For example, both CX and CS teams are excellent at ensuring customer loyalty is improved. While the process works slightly differently in both cases, it is complementary.
Customers with generally positive experiences with your brand are also likely to respond positively to upsell and cross-sell pitches from your customer success team. In a survey carried out by Gainsight, 70% of respondents reported that a customer success program helped increase customer retention figures.
CS enhances CX and vice versa; your customer success and customer experience teams should be made to work seamlessly together for maximum effectiveness. What this looks like is different depending on the stages of your customer journey.
At this stage, customer success teams take the lead and provide new clients with resources, along with answering any FAQs or other product-related queries they may have. They sometimes even give customers personalized onboarding demos and help with product implementation so new clients are off to as good of a start as possible. CX teams can help this process along by giving success teams access to any relevant information they have about the customer so that siloes do not spring up.
At the adoption stage, customer success teams should encourage new clients to join a customer community. If CS teams notice adoption levels are low and churn is high, they can work together with both CX and product teams to implement customer feedback and come up with new strategies to drive adoption.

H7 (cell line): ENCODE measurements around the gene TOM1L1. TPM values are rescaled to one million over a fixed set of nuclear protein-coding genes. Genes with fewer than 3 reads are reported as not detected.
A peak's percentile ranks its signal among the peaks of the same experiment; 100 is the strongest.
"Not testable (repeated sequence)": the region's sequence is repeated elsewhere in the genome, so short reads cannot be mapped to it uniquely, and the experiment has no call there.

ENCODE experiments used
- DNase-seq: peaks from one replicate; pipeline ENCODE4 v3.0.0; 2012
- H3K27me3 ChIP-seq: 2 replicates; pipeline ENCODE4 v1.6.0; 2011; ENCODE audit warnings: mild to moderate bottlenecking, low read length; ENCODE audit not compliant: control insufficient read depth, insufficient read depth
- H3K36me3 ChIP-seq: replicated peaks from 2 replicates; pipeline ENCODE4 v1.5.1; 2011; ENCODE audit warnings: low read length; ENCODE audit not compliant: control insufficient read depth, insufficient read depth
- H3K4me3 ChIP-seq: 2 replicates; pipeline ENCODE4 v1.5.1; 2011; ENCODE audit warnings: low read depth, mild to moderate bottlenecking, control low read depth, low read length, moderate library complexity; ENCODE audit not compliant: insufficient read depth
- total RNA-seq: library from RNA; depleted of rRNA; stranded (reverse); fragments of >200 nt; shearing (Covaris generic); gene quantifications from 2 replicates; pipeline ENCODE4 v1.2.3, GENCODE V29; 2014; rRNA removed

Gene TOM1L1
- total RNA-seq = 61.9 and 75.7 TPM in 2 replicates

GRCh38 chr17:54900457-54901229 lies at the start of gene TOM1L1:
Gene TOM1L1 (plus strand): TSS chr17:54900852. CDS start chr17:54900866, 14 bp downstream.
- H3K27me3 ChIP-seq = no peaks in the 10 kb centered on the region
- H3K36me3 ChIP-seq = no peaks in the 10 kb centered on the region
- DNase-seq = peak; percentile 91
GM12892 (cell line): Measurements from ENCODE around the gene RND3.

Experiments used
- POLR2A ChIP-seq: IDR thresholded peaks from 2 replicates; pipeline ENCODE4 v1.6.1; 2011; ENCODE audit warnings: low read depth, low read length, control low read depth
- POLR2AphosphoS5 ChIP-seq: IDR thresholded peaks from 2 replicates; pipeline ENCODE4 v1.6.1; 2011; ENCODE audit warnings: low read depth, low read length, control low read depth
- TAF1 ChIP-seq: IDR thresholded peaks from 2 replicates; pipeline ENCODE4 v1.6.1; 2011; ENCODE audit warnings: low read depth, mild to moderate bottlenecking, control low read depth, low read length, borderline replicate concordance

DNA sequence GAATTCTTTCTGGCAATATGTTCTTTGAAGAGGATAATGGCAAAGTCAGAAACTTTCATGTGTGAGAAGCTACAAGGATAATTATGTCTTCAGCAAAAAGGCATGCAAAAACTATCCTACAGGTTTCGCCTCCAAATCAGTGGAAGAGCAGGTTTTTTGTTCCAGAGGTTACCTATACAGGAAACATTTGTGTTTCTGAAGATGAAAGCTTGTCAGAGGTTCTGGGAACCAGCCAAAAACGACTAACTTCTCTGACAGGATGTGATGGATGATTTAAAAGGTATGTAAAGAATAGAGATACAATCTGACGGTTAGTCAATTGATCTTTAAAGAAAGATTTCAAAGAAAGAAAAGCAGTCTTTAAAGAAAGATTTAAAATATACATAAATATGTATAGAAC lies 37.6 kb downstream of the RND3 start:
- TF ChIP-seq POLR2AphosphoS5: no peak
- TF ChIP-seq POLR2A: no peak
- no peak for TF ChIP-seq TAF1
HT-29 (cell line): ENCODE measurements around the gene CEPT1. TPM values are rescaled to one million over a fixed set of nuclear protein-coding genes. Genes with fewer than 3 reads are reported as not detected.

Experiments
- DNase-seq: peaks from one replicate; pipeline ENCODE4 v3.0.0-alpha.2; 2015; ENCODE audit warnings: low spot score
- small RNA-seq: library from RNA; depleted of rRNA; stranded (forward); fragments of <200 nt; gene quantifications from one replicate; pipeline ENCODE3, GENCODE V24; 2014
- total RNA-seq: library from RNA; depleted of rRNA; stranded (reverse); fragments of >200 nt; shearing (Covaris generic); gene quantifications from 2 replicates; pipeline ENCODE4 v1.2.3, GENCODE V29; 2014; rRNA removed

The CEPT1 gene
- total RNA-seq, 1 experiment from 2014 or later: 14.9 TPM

At the retention stage, CX teams should design thoughtful surveys to collect customer feedback and then sync with both the product and success teams to implement it. The product team can work with CX to deploy broadly applicable product-wide changes and the success team can work with CX to identify issues individual customers are having that are preventing them from reaching their desired outcomes and deploy targeted fixes.
At this stage, customer success teams focus on upselling and cross-selling services so they can make meaningful gains in NRR. CX teams can help success teams identify customers who have outgrown their current plan or ones who are good targets for upsells and cross-sells. They can do this in a few different ways: by sending out surveys, by watching customer behavior in-app, by monitoring social media pages and community groups to find brand advocates, and by leveraging data more broadly to identify trends they can hone in on.
Wrapping things up
Too often, businesses focus on acquiring new customers without putting enough effort into retaining the ones they have. Losing a customer can be expensive, and it's much harder to win them back than to keep them happy in the first place.
So, what is the difference between customer success and customer experience? Put simply, customer success is about ensuring customers achieve their desired outcomes, while customer experience is about making sure they have a tremendous overall journey with your company.
Both are essential for a successful SaaS business, but you may find that one area needs more attention than the other.